Here is a deeper look at these four areas of consideration.


Character of Use

Let’s cut to the chase here. If you use copyrighted material to promote or sell your products and services, that’s not fair use. Commercial use has the intent and potential to make a profit for the user, and that absolutely infringes on the author’s protection.


On the other hand, fair use is often in play when you use something purely for educational purposes without intending to make money. This scenario is why teachers can use so many texts and sources without gaining permission for all the materials.



Copyright law also recognizes a transformative use of protected creations. This situation occurs when you change the original work’s content, meaning, or use. Commentaries, criticisms, and parodies are generally considered transformative. Hence, the existence of Weird Al’s music in the world.


Even when fair use is applicable, it’s critical that you cite the source when using copyrighted work. Without proper acknowledgment, your fair use argument won’t protect you.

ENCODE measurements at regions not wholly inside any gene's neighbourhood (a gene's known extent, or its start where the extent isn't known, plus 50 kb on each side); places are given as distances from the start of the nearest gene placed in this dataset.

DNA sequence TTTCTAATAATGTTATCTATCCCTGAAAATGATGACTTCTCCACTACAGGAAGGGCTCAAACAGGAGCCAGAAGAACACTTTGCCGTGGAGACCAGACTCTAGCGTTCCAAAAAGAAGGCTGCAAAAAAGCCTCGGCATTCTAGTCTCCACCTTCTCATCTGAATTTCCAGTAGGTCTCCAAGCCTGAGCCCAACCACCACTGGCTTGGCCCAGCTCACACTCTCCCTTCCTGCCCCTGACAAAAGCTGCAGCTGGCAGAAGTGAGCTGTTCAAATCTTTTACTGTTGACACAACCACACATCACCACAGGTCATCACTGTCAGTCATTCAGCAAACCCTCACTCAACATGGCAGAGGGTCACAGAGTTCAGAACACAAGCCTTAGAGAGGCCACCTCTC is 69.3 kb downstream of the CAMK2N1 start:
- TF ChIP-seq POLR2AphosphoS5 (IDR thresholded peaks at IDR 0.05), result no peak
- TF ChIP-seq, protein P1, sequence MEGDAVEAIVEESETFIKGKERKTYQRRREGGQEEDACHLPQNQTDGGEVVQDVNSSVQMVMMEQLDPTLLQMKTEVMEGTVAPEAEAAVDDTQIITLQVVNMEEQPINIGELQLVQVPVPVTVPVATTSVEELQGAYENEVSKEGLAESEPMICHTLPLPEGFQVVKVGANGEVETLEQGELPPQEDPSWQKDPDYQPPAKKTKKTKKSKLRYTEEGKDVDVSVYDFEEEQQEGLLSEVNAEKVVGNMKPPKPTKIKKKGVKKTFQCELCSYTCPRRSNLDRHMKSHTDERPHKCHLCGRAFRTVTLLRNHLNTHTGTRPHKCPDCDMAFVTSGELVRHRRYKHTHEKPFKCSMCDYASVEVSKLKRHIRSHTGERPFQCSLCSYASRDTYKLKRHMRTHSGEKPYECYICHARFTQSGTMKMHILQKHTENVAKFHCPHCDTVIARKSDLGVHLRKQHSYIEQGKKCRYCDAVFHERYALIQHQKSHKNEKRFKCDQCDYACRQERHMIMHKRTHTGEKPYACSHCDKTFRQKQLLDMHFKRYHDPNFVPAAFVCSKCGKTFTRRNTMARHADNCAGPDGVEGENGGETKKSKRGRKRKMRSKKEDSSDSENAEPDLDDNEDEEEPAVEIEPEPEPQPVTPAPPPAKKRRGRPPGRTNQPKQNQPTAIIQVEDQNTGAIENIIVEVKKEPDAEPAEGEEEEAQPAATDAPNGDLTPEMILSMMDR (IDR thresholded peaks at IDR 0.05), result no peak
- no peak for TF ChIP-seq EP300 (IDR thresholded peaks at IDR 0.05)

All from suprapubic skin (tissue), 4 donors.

Nature of the Work

On some level, fact vs. fiction comes into play when discussing the fair use of copyrighted material. If the original work is essentially a creative piece, it is much less likely to fall under fair use. However, if the work is factual or fact-based, you are more likely to support a fair use claim.


Additionally, fair use generally doesn’t apply to unpublished works compared to published pieces.


How Much of the Original You Use



When someone claims fair use as a defense against infringement, the court will consider how much of the original the person used. That is, if you use a small piece of a large work, fair use may apply. When you use a significant portion of the original, no matter how big, a fair use argument probably won’t work.


For example, referencing and citing a few sentences from a 700-page novel is likely legal. However, using a whole stanza of a pop song probably isn’t. In the latter case, the courts may determine that you used too large a portion of the original work.


Effect of Use on Potential Markets

If using a copyrighted work can diminish the market and value of the original, fair use generally will not apply. A great example of this situation is the proliferation of knock-off purses and shoes in some cities. By mimicking high-end products, knock-off manufacturers lessen the value of the original designs and creations.